Peter: It’s an interesting question. I mean I guess that China thinks of the UN as a venue where it can make headway when perhaps other venues are closed down. Right? Bilateral relationship. The bilateral relationship with the U.S. and to some extent Europe is a little bit stuck. But the UN, because of the role of the General Assembly, is an area of great international importance where China can make its case and feel heard. China also has a preference I think for international institutions which promote quite a traditional view of sovereignty and don’t talk too much about universal values and things that go on beyond the traditional remit of nation states. So, China kind of sees the UN in that mold. I think it sees a way to reinforce its world view using an international institution. If that makes sense. There’s also been China introducing resolutions to have Xi Jinping phrases introduced and to build the international legitimacy of Xi there.

Jeremy: Another thing I’d like to get your take on is the interview Kaiser did with Ambassador Huang Ping, the consul general in New York, which was, I mean, quite a tough thing to do. I was a little bit involved in looking at the questions in advance. It’s really tough to get an answer out of a Chinese diplomat when they’ve prepared for a media interview. They don’t really say anything that you couldn’t write yourself actually, if you paid attention to what Chinese diplomats say. I believe, Pete, after all the research you’ve done you could have totally scripted Ambassador Huang Ping’s answers. But you listened to it. Am I wrong? Did anything stick out or surprise you?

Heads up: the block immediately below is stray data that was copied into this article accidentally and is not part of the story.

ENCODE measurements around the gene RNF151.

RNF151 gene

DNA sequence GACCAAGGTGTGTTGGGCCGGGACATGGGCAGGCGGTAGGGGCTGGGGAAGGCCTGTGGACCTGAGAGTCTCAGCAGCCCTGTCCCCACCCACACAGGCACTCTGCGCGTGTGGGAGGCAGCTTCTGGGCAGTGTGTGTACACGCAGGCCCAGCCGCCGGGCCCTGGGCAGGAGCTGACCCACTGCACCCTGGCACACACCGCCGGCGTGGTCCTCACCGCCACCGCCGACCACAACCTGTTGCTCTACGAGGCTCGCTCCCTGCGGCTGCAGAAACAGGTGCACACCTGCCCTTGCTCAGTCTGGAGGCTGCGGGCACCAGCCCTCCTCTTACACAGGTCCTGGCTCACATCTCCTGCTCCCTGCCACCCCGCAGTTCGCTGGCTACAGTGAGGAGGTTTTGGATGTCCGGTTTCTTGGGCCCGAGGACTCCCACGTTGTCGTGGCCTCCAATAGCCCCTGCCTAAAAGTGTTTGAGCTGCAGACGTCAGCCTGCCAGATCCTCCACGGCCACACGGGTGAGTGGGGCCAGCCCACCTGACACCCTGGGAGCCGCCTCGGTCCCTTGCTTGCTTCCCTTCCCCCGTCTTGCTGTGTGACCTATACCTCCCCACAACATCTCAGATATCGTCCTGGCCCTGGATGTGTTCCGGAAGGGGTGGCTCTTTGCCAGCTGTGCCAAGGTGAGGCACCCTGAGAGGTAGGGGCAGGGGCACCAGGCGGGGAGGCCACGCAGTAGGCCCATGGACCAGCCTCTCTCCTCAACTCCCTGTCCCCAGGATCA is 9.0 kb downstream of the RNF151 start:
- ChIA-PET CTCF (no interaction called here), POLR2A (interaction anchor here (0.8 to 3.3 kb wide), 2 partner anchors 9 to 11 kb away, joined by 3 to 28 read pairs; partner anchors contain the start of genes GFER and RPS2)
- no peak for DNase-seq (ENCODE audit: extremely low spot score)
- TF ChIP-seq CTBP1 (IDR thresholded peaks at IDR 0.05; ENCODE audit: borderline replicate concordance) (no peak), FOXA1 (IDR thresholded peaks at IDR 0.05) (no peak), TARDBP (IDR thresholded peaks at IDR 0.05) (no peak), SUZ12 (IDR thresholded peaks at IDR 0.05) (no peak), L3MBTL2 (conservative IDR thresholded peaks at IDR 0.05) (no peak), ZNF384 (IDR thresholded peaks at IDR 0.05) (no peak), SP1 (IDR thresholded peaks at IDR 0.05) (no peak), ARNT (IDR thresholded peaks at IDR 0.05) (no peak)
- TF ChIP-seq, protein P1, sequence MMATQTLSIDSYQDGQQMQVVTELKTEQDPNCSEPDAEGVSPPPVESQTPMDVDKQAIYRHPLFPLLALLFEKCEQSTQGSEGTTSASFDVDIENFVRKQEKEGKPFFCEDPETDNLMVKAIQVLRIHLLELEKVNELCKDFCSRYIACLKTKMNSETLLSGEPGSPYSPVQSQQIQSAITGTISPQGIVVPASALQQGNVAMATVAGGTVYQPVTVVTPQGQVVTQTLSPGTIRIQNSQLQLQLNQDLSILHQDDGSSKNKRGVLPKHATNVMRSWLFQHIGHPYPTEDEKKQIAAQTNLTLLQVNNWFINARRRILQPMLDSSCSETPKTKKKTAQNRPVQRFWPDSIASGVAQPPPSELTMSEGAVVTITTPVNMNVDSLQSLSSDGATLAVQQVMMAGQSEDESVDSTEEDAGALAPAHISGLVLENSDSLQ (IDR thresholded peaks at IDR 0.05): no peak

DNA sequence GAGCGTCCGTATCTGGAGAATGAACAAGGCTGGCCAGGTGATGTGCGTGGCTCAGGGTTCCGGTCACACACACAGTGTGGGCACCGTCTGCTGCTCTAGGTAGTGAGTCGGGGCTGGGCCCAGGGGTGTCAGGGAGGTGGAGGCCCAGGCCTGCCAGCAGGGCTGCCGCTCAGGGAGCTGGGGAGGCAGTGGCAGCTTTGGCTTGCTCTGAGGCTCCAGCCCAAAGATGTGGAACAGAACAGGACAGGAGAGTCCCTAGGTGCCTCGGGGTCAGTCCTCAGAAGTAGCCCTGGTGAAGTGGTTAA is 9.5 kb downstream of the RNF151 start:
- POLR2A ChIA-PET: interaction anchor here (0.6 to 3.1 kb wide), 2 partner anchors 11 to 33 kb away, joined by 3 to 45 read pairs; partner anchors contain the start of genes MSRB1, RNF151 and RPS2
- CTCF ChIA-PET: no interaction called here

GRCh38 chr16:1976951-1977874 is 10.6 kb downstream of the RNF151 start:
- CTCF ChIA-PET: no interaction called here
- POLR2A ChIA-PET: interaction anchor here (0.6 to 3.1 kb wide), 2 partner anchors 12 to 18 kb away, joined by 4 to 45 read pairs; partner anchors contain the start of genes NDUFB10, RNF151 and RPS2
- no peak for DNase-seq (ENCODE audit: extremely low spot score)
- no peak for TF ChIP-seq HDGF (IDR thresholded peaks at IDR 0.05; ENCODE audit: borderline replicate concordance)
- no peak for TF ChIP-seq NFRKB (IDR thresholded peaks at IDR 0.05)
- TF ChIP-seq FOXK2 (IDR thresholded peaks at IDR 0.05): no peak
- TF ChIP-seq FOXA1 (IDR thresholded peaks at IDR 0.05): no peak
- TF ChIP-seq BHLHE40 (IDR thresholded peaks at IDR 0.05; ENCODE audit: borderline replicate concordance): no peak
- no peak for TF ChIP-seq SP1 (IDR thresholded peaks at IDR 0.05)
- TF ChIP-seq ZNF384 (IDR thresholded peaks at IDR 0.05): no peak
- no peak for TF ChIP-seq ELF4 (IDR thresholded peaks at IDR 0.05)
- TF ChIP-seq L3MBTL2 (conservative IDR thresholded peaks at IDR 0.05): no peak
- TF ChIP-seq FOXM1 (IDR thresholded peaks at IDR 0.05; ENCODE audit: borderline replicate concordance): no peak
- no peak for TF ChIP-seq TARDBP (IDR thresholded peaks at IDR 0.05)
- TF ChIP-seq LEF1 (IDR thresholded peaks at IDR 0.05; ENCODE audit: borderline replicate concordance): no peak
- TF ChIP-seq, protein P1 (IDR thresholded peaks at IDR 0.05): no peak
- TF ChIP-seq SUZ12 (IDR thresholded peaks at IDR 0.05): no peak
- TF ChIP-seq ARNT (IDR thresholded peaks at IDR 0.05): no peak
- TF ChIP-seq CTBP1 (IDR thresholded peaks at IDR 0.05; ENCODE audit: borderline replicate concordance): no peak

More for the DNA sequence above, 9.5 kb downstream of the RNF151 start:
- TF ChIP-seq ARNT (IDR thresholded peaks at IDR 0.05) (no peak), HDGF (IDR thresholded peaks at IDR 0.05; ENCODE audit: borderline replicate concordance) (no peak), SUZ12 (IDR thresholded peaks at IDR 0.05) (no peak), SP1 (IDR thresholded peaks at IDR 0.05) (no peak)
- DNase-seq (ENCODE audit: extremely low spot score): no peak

Peter: I’ve been thinking of getting in a Twitter spat with Susan Rice and seeing if I can get myself promoted to the spokesman job actually.

Kaiser: Do it. Do it. I can channel Zhao Lijian pretty well.

Jeremy: But yeah, you know —

Kaiser: But seriously though, anything stick out for you from that interview?

Peter: I thought that he was at his most compelling when he spoke about his personal story. His humble origins, the opportunities he’d got through the diplomatic service, the process of learning that China went through. In many ways that is the best story that the Party-state’s got going for it. And he told it reasonably well. It was tough for him when it got into the, I imagine, when he got into the questions about Xinjiang and Taiwan because there is so little space for deviation there.